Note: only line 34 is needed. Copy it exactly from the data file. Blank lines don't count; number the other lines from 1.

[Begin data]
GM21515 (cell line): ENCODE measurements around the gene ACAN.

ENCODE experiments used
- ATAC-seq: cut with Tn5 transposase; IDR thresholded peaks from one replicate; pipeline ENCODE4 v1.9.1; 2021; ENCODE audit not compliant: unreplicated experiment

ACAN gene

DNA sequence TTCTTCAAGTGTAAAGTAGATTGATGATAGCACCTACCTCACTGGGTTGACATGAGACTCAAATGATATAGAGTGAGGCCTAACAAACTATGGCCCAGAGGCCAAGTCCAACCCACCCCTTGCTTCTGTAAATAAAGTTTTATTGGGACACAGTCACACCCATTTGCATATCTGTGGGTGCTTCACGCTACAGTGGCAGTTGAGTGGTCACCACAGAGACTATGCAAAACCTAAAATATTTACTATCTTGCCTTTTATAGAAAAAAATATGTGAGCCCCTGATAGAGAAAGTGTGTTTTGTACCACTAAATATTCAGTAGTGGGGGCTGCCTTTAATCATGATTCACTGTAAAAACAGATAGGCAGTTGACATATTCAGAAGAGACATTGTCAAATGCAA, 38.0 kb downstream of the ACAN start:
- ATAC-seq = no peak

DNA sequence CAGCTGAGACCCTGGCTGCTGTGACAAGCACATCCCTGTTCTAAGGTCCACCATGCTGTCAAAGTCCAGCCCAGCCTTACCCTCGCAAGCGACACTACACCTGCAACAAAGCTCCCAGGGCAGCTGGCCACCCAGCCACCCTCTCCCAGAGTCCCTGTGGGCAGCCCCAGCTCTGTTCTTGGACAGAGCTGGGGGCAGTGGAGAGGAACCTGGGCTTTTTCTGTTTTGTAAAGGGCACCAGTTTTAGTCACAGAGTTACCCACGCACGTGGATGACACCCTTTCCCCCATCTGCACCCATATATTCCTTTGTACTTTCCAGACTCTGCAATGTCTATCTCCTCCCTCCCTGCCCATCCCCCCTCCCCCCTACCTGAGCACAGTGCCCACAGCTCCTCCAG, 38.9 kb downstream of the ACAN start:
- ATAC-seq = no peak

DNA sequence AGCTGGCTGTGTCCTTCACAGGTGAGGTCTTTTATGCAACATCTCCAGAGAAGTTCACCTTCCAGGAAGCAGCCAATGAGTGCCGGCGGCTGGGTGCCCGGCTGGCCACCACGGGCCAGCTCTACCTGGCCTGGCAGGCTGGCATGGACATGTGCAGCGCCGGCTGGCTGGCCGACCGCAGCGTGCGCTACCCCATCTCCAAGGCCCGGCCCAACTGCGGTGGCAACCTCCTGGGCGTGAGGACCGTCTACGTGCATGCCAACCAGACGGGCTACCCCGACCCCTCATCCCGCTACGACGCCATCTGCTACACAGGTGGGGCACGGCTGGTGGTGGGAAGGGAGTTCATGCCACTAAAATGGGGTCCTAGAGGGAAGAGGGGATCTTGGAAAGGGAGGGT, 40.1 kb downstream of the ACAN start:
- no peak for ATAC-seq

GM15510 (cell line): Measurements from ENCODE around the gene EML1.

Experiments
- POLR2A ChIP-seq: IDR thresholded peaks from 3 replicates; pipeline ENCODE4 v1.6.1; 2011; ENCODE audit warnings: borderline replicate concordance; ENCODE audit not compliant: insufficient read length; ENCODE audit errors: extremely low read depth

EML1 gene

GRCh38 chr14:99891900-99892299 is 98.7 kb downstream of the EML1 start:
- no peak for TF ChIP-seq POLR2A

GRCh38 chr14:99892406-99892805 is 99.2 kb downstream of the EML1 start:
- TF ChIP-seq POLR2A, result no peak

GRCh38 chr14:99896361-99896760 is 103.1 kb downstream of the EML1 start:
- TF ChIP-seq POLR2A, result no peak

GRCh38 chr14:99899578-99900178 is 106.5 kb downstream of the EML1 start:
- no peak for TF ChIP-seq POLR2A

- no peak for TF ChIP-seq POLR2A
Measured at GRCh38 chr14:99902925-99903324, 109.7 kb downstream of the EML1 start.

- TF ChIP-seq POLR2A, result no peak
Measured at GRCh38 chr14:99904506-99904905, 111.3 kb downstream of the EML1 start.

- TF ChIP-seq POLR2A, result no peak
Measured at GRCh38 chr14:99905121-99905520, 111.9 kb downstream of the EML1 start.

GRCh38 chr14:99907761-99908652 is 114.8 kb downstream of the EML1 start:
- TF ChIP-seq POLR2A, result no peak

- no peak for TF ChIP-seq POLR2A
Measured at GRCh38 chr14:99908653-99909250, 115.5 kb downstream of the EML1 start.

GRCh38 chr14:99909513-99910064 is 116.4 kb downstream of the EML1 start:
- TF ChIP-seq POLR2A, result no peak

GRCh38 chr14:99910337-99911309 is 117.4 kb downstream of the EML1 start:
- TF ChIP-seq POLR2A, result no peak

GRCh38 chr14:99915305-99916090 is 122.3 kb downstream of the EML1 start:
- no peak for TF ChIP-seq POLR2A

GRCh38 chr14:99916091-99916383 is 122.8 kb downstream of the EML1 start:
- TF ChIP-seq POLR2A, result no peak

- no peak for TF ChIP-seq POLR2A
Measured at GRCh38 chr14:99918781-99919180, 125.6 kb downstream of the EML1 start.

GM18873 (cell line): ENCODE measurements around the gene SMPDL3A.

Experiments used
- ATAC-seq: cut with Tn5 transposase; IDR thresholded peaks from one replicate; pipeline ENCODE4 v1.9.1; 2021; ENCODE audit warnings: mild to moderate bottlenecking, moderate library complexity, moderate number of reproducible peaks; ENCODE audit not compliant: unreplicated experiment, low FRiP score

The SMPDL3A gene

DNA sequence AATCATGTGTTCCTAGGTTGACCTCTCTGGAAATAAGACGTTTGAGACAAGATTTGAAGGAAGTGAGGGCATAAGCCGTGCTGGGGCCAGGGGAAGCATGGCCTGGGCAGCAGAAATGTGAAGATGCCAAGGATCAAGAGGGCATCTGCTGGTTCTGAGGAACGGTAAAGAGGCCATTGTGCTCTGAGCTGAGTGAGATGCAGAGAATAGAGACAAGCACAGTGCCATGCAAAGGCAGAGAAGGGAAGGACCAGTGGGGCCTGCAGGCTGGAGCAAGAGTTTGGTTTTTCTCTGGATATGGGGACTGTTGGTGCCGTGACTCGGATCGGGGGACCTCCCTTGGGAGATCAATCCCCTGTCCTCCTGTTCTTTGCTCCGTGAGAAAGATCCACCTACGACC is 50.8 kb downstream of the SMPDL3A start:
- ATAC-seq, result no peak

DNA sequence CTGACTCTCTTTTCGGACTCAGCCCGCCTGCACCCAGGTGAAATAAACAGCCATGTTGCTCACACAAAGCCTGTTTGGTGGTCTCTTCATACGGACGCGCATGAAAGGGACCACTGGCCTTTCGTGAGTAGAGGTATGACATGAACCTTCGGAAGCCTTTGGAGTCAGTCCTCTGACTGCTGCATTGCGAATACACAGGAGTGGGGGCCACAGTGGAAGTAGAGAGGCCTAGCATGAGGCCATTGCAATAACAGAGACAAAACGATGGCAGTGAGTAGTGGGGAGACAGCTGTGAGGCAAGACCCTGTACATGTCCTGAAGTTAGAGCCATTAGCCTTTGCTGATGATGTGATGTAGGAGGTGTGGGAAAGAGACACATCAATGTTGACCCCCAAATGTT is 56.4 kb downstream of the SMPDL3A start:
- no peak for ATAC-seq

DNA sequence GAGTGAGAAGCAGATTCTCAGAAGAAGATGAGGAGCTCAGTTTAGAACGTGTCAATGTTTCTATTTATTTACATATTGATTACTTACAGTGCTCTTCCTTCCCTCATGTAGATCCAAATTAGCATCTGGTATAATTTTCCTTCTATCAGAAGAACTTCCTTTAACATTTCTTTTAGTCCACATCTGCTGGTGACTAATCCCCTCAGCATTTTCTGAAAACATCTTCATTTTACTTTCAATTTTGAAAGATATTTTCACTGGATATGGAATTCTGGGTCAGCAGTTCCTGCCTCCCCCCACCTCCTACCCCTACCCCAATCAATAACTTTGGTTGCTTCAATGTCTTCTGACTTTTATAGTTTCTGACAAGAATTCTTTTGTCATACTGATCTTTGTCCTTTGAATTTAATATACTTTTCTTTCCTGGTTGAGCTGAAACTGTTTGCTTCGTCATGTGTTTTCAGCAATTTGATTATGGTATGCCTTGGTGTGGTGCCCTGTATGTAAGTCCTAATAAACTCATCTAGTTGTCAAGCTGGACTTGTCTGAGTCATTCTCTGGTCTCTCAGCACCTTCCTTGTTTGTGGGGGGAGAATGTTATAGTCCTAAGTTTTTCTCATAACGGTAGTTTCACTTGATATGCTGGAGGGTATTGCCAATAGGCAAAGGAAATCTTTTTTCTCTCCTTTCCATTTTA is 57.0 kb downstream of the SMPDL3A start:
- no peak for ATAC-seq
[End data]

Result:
- TF ChIP-seq POLR2A, result no peak